Difference between revisions of "Tutorials:Parameters"
(→Additional parameters for exact diagonalization)
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||specifies conserved global quantum numbers which are used to split the computation into smaller computations for the different sectors. If more than one quantum number is conserved, the quantum numbers are listed in double quotes and separated by commas as in CONSERVED_QUANTUMNUMBERS="N,Sz"
||specifies conserved globalquantum numbers which are used to split the computation into smaller computations for the different sectors. If more than one quantum number is conserved, the quantum numbers are listed in double quotes and separated by commas as in CONSERVED_QUANTUMNUMBERS="N,Sz"
||N_total, Sz_total, ...
||N_total, Sz_total, ...
Revision as of 10:58, 23 November 2007
The following input parameters are common to most of the ALPS applications
ALPS applications on lattices specify the lattice with the following three parameters
|LATTICE_LIBRARY||lattices.xml||path to a file containing lattice descriptions|
|LATTICE||name of the lattice, specified by dimensionality, extent and unit cell.|
|GRAPH||as an alternative to a lattice, also a specific arbitrary graph defined in the lattice library can be specified.|
In addition, the lattice description can require further parameters (e.g. L or W) as specified in the lattice description file.
ALPS quantum lattice models can be specified using the following parameters
|MODEL_LIBRARY||models.xml||path to a file containing model descriptions</td>|
|MODEL||name of the model (for example "spin" or "boson")|
The model description can also require further parameters (e.g. S=1/2 or S=1, h=0.5 for spin models, t=1.5 or mu=0.5 for boson models) as specified in the model description file.
Parameters for finite temperature simulations
|BETA||inverse of temperature (if temperature is not given|
Additional parameters for Monte Carlo simulations
|SEED||0||The random number seed used in the next run. After using a seed in the creation of a Monte Carlo run, this value gets incremented by one.|
|WORK_FACTOR||1||A factor by which the work that needs to be done for a simulation is multiplied in load balancing.|
|SWEEPS||number of Monte Carlo steps (after thermalization)|
|THERMALIZATION||Number of Monte Carlo sweeps for thermalization|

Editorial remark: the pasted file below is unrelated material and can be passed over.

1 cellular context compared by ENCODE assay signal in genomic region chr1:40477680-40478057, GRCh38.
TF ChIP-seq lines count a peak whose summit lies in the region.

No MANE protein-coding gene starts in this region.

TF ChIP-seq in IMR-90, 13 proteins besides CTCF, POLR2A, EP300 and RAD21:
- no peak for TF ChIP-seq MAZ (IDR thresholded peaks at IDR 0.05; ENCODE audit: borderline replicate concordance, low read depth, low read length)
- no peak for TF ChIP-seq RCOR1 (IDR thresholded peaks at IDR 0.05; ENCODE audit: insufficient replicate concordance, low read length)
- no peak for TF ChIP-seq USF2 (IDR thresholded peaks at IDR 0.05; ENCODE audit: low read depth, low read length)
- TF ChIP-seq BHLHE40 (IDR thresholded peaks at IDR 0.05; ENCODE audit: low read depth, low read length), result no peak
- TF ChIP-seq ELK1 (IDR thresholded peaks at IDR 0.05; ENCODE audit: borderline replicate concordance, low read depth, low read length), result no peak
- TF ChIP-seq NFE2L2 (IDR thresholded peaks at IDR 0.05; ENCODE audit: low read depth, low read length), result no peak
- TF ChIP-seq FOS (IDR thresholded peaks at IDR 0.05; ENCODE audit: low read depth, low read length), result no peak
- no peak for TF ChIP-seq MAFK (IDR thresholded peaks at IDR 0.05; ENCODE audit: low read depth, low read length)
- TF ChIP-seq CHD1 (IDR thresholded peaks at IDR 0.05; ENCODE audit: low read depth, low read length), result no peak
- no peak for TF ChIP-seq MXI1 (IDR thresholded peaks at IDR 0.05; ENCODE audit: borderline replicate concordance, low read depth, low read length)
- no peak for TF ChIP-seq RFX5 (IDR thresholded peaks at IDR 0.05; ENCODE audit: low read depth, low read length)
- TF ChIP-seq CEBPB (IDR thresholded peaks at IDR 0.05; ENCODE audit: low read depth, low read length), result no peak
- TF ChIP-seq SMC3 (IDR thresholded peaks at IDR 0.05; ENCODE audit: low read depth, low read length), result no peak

Additional parameters for exact diagonalization
|CONSERVED_QUANTUMNUMBERS||specifies conserved global quantum numbers which are used to split the computation into smaller computations for the different sectors. If more than one quantum number is conserved, the quantum numbers are listed in double quotes and separated by commas as in CONSERVED_QUANTUMNUMBERS="N,Sz"|
|N_total, Sz_total, ...||and similar parameters might be defined for your model through a constraint in your model definition. These constraints will be used if these parameters are specified and the quantumnumber is listed in CONSERVED_QUANTUMNUMBERS.|
|TRANSLATION_SYMMETRY||true||sparsediag exploits translational symmetry and classifies eigenstates by their momentum quantum numbers when possible. This symmetry reductions can be switched off with TRANSLATION_SYMMETRY=false.|
|TOTAL_MOMENTUM||fixes the value of the total momentum. Further explanations can be found below.|
If the lattice supports translation symmetries, you can specify the total momentum quantum numbers, but you should be quite careful in doing so.
TOTAL_MOMENTUM takes the momentum quantum numbers as a vector,
i.e. a space-separated list of numbers. Typically, each momentum
quantum number ki will be of the form
ki = 2 π ni/Li ,
where ni is an integer and Li the linear extent in the corresponding direction. It is possible to specify a symbolic number such as 2*Pi/5 if you put the values in quotation marks, e.g. TOTAL_MOMENTUM="2*Pi/5 0".
Warning: An illegal value of TOTAL_MOMENTUM may lead to incorrect results without any further error